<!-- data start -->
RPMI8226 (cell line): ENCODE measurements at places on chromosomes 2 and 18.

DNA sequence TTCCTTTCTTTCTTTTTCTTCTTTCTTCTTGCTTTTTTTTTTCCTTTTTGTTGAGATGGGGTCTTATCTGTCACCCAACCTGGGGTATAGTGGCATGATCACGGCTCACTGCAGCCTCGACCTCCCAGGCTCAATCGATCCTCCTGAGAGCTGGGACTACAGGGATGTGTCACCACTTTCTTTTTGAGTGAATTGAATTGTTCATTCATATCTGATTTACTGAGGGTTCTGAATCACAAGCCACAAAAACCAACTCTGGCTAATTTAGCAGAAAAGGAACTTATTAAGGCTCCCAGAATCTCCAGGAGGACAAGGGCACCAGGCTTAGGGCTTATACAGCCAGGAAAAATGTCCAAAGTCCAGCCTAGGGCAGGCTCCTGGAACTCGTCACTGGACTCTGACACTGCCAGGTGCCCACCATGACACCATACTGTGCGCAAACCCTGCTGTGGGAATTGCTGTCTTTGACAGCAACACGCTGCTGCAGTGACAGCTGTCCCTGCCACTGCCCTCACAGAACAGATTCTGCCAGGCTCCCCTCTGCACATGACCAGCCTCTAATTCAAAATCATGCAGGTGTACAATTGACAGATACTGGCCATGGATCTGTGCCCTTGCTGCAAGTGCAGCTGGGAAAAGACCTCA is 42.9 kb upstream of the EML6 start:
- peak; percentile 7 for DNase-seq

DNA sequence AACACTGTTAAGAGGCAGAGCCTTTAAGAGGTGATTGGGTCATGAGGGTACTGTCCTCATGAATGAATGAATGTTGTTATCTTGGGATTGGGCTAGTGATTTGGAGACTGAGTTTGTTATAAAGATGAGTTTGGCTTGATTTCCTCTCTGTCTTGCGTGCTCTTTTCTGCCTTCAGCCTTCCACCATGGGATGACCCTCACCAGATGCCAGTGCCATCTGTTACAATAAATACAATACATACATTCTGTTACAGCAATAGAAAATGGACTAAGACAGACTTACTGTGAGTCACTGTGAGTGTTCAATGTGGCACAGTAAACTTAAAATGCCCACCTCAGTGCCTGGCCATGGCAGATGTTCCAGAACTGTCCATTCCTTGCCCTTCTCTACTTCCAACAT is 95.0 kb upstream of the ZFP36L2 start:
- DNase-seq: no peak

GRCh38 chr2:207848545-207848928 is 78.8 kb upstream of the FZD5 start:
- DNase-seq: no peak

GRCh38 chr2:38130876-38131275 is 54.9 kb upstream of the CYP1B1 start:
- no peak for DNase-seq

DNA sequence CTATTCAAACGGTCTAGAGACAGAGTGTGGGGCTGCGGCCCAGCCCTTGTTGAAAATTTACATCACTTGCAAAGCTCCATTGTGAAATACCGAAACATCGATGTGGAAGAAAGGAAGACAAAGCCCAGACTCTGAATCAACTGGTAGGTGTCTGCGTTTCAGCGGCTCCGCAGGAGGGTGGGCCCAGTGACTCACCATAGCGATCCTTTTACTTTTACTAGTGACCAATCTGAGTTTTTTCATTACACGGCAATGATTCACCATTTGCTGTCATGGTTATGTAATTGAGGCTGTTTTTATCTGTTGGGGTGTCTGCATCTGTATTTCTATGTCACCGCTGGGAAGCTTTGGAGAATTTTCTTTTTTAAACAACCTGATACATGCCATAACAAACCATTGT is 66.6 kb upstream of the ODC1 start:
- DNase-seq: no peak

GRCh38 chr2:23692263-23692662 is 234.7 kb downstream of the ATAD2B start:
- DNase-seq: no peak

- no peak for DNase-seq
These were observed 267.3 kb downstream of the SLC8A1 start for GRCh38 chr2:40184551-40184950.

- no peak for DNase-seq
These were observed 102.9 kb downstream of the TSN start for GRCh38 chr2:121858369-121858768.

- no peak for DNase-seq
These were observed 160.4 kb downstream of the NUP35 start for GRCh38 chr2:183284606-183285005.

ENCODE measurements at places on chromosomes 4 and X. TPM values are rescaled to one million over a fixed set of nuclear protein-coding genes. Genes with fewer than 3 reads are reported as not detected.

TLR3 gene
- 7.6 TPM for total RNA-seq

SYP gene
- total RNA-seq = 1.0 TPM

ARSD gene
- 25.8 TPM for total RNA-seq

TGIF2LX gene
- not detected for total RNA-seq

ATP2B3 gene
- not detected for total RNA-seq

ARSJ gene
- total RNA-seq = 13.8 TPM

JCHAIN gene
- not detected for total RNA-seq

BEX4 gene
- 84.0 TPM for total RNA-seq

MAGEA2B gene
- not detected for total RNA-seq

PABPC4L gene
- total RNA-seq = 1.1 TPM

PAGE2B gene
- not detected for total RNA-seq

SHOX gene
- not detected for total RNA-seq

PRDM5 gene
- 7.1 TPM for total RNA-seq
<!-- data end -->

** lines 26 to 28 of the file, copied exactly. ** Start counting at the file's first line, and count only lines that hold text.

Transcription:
- 25.8 TPM for total RNA-seq

TGIF2LX gene
- not detected for total RNA-seq